All children are born innately curious about the world, but many abandon that quest for knowledge as they age. Others become engineers.
Pavel “Pasha” Koprov started his engineering journey as that curious kid who would disassemble remote-controlled cars to see what made them work. He carried that drive for discovery with him into adulthood. “It was a no-brainer for me to go to engineering school, and I have never hesitated nor regretted the major I chose – Computer-Integrated Manufacturing,” Koprov explained.
When Koprov received his master’s degree and began to work in industry, his desire to learn and improve continued to burn within him. “I always hated inefficient and mundane work,” he recalled. “Industrial engineering enticed me with its goals that resemble my own views of how things should be. I realized that I am not a big fan of pure coding, calculating the resistance of materials or designing electrical circuits. Working over the systems and their efficiency is my interest and the direction of my current work – Smart manufacturing.”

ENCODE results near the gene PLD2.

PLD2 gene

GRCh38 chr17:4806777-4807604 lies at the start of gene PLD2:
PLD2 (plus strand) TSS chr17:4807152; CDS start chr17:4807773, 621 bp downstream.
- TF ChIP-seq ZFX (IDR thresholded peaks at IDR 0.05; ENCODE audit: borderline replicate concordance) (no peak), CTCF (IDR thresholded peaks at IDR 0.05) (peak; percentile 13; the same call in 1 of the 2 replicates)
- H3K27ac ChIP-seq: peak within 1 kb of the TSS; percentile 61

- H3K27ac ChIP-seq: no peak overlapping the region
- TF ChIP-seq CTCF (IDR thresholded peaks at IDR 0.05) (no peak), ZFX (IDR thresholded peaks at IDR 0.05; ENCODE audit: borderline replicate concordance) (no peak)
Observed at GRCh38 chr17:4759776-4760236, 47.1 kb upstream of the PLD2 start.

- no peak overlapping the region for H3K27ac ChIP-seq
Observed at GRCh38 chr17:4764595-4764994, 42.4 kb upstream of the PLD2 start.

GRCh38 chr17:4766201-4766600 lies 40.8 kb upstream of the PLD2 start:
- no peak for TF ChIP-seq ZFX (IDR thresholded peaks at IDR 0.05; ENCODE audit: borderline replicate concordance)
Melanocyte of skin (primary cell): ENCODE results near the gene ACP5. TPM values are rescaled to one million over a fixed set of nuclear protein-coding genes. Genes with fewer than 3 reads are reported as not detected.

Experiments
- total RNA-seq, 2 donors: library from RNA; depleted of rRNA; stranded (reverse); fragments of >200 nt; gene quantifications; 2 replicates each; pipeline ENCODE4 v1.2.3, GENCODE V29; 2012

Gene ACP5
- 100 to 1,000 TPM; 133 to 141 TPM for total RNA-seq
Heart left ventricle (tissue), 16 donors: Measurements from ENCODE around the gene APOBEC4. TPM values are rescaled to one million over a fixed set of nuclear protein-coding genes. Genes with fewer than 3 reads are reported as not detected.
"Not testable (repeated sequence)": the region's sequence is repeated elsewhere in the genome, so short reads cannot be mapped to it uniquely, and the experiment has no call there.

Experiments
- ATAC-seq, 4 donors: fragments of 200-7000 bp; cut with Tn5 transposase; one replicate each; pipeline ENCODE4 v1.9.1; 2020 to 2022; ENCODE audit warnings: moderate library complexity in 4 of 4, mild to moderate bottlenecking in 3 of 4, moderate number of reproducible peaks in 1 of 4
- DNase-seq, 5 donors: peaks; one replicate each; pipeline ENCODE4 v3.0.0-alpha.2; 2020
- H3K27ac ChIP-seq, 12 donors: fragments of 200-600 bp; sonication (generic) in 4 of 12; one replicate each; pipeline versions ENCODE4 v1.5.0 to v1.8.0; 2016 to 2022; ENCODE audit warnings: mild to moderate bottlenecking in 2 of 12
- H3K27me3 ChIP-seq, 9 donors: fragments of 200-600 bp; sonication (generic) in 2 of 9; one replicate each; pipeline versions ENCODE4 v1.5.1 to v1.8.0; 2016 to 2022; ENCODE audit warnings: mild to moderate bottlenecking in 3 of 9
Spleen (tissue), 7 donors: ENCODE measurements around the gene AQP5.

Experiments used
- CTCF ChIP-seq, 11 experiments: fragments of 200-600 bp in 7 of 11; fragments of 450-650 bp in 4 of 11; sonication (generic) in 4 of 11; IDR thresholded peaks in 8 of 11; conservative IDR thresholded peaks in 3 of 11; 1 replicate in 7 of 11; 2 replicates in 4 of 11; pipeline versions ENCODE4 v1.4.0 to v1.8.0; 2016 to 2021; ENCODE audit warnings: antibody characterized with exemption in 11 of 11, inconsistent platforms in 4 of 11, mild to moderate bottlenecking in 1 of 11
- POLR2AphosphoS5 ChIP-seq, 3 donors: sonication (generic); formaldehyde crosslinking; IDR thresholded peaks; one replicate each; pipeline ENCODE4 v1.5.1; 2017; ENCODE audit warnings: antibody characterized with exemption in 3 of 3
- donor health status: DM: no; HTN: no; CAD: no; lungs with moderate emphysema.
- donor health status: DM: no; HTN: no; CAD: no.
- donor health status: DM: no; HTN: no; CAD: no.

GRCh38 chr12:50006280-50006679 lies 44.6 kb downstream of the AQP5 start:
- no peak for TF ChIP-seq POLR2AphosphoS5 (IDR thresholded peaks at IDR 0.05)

Koprov had always dreamed of studying in the United States. So he began his search, looking for the highest-rated schools. While exploring his options, he stumbled on a university he had never heard of in a city he didn’t know existed. Luckily, the nearby Research Triangle Park (RTP) also piqued his interest, so he began researching the university further. “After I read about the RTP and searched through NC State’s website, I decided it would be a great place for me to return to school,” Koprov detailed. “Dr. Starly, Dr. Harrysson and Dr. Cohen drew my interest to Advanced Manufacturing after I read their articles. I knew that I would work under the direction of one of them long before arriving in North Carolina.”
At NC State, Koprov has focused on designing robots and automated systems that can perform dangerous jobs so that human workers won’t be at risk. “My dream job is to make robotics accessible and facilitate human life,” he confided. “There are so many jobs in which people should not be involved, and automation is a good fit.”
As for what he plans to do after graduation, that’s a tricky question. “You want to make god laugh?” he joked. “Tell him about your plans.” After the events of the last couple of years, Koprov understands that even the best plans can change. So until then, he will continue to stay curious and keep asking questions.